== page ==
C reactive protein test (CRP). Purpose and Results
C-reactive protein test (CRP)
The C reactive protein test (CRP) detects an inflammatory response in the blood. what it means and why it’s important to monitor it.
Table of Contents
A C reactive protein test (CRP) is a blood test that checks for infection or inflammation in the body. The liver makes C-reactive protein (CRP) in response to inflammation in the body. The CRP test measures the amount of this protein in the blood.
What is C reactive protein test?
C-reactive proteins (CRPs) are small proteins found in the blood. They are released From liver into the bloodstream as part of the immune system’s response to infections and other injuries. CRPs help fight off bacteria and viruses.
A simple blood test can be done to check the level of reactive protein in your blood. A high level of CRP in the blood can be a sign of infection or inflammation, The test is also used to detect the severity of these conditions and to monitor their treatment.
The C reactive protein test is often performed together with other tests to check for inflammation, such as a white blood cell count and erythrocyte sedimentation rate (ESR).
A CRP test can be mistaken for a high sensitivity c reactive protein test. They both measure CRP, but for different purposes.
Protein hs-CRP test detects minute increases in c reactive protein levels. It is used to predict your risk of developing heart disease.
What is it used for?
The blood c-reactive protein measures the amount of a protein called c-reactive protein (CRP) in your blood. CRP is a protein that associated with inflammatory in the body.
So, a high level of c reactive protein in your blood may be a sign of infection or inflammation. Also it could mean that you’re at greater risk for:
- Type 2 diabetes
- Alzheimer’s disease.
- Cardiovascular diseases such as:
- coronary artery disease.
- congestive heart failure.
- peripheral vascular disease.
- cerebrovascular disease.
- Myocardial infarction
c‐reactive protein may also be ordered in people with HIV/AIDS. The test provides information about how well the immune system is doing at fighting inflammation.
When do you have to perform this test?
The blood c reactive protein (CRP Test) is typically ordered in cases of:
- Chest pain.
- Abdominal pain.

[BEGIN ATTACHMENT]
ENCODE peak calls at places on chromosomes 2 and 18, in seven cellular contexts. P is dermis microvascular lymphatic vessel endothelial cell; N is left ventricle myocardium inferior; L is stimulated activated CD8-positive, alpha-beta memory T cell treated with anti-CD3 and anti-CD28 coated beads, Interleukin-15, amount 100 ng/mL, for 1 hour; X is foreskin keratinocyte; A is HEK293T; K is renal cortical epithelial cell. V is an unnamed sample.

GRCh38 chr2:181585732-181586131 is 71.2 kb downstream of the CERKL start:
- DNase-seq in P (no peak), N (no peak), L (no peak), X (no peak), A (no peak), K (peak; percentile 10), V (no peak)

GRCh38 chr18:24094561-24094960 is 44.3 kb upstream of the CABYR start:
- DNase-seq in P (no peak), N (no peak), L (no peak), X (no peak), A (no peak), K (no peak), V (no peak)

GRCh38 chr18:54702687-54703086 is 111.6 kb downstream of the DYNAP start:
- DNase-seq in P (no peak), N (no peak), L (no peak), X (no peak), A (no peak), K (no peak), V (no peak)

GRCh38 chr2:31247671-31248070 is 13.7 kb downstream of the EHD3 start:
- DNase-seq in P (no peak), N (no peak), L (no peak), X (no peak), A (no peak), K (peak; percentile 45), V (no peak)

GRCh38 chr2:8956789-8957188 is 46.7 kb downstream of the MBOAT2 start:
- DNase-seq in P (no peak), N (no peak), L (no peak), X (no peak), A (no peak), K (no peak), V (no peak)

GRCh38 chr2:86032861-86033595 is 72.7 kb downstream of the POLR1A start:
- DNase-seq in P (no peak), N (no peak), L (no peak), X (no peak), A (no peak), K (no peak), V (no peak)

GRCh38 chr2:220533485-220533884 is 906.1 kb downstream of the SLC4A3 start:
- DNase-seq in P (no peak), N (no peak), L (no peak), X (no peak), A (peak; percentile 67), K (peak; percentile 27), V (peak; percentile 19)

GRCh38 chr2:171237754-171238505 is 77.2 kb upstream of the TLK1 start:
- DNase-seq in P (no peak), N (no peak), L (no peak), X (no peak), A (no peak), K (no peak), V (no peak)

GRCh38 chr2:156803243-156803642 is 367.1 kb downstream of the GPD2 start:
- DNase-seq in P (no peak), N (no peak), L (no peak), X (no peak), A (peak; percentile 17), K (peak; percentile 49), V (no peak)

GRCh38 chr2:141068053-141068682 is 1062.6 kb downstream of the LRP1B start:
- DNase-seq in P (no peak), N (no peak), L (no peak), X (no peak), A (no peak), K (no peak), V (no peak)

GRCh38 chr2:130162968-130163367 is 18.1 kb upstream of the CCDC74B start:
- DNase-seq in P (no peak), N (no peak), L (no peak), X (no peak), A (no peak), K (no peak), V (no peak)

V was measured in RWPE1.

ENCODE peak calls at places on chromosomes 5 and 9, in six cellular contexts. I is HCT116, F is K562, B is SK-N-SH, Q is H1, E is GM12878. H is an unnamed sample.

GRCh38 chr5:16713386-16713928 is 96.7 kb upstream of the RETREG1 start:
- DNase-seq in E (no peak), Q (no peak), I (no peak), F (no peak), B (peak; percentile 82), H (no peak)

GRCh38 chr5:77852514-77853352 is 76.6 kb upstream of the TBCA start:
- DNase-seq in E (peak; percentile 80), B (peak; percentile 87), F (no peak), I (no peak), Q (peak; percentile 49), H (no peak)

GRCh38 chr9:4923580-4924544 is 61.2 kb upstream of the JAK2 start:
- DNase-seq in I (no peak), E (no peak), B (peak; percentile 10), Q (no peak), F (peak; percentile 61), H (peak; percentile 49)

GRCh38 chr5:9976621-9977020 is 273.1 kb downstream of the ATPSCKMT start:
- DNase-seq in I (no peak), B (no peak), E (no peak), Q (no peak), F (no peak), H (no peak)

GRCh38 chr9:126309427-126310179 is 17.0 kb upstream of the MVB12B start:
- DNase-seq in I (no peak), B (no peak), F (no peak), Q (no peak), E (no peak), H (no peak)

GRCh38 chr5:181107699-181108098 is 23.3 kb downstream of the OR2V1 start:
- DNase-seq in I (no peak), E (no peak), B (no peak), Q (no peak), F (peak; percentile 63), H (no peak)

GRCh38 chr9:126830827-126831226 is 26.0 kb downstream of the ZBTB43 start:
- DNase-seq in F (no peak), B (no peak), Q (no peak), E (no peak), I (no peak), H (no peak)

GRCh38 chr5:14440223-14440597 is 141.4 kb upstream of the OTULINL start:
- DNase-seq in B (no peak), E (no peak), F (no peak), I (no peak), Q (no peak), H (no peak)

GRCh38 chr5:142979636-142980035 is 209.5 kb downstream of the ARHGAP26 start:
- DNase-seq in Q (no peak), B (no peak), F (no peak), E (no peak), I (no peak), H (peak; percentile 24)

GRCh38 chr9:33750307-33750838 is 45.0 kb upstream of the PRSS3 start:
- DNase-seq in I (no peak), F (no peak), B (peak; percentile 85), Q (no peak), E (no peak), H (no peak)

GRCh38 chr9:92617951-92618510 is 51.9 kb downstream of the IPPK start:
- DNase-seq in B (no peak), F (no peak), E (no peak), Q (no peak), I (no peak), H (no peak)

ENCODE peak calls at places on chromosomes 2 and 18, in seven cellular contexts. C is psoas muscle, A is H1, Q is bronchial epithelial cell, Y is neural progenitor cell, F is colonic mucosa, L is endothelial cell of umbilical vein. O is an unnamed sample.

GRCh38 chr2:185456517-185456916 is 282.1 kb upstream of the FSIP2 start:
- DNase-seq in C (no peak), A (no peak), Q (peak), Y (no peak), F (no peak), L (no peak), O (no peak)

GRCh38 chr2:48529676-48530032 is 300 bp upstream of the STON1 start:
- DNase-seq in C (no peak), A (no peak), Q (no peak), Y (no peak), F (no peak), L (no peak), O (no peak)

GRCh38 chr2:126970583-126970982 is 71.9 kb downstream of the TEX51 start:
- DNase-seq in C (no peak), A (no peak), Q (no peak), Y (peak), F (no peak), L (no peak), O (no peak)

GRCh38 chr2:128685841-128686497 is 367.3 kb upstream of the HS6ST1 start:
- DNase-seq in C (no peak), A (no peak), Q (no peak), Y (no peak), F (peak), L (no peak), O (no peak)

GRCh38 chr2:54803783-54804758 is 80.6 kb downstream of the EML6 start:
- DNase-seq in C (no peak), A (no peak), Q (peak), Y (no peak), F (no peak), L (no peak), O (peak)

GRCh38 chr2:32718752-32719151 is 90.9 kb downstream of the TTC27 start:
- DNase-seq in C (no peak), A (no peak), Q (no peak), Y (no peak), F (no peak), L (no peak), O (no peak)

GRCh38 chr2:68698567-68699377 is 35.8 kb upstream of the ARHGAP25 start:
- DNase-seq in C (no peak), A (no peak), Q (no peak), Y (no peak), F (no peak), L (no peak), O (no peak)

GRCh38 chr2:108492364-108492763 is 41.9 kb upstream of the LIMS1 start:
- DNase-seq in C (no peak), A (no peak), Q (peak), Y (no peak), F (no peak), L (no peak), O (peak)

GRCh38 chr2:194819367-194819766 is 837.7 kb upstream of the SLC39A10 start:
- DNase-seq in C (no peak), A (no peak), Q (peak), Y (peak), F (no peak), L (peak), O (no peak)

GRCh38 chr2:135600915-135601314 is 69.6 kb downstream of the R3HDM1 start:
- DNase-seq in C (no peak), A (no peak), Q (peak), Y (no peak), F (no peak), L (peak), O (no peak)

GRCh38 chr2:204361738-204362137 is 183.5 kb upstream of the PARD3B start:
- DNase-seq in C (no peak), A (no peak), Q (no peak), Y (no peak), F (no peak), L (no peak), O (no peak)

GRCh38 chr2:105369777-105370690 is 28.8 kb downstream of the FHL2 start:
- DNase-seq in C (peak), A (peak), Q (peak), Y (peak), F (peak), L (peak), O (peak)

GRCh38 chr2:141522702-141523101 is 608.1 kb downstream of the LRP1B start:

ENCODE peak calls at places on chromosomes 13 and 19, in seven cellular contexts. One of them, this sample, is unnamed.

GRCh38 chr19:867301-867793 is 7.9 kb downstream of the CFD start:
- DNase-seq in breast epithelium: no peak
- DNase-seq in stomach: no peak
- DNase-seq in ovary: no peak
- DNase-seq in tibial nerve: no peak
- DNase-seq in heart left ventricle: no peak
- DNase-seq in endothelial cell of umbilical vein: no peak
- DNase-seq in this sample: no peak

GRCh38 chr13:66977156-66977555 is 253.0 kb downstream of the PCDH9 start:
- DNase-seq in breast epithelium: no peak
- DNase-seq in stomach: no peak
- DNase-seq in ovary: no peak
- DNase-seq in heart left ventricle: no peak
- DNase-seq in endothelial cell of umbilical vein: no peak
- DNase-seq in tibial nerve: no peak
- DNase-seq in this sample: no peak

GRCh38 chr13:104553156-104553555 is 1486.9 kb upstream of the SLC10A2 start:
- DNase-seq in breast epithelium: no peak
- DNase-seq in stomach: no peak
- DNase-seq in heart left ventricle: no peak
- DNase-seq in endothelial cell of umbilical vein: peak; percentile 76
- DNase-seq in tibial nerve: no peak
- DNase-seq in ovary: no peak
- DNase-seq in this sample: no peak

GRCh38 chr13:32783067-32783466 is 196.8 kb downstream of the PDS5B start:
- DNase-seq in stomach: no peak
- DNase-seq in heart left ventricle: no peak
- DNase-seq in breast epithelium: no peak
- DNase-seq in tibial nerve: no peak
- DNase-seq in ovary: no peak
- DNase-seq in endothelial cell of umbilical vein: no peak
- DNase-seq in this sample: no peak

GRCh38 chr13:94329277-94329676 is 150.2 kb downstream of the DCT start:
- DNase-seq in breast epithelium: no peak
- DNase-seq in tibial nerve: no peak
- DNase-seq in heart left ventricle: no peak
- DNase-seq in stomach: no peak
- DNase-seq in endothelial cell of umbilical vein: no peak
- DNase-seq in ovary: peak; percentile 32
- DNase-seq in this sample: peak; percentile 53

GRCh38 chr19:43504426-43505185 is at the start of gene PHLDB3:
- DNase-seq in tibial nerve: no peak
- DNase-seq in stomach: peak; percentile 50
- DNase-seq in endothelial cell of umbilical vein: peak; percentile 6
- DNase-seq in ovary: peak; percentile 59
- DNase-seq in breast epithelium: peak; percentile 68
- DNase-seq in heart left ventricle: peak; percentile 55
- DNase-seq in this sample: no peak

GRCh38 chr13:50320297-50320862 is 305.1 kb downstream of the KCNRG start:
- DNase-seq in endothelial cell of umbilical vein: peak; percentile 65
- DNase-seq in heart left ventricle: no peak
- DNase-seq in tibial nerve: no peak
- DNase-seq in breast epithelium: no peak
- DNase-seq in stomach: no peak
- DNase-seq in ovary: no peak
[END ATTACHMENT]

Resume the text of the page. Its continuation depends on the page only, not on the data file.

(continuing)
- Joint pain.
There are several different ways that you can prepare for the C reactive protein test.
- Fasting for 8 hours before taking the blood sample. This ends food digestion and allows your body to focus on any infection or disease causing inflammation.
- You should also avoid exercise before taking the sample because this can rise the levels of certain proteins in your bloodstream that affect how quickly the CRP will be detected during testing.
- Some medications may have an impact on your results. As a result, inform your doctor about any supplements or medications you use.
What do the results mean?
CRP test results indicate the level of inflammation in your body. However, your test results will not reveal what is causing the inflammation. Your provider will look at your CRP results, as well as the results of other tests, your symptoms, and your medical history, to make a diagnosis.
CRP levels in healthy people are generally very low. Any increase above normal indicates that your body is inflamed.
Inflammation that detected by this test can be caused by infection, injury, or disease. A high level of CRP in the blood can be a sign of inflammation or infection. High levels of CRP can also be indicative of cardiovascular disease.
“Related: BCR ABL1 Test; Purpose and test result“
Are there any risks?
There is very little risk associated with having a CRP test and the results can help provide valuable information about your health.
- CCP Antibody Test.
- Procalcitonin Test
- ANA (Antinuclear Antibody) Test.
- Complement Blood Test (CBC).
- Erythrocyte Sedimentation Rate (ESR).
- Rheumatoid Factor (RF) Test.
In summary, evidence shows that CRP is not only a marker of infection and inflammation but also has a protective role. In conclusion, routine CRP ordering for the detection of bacterial infection in sick children and neonates needs further scrutiny by practicing clinicians.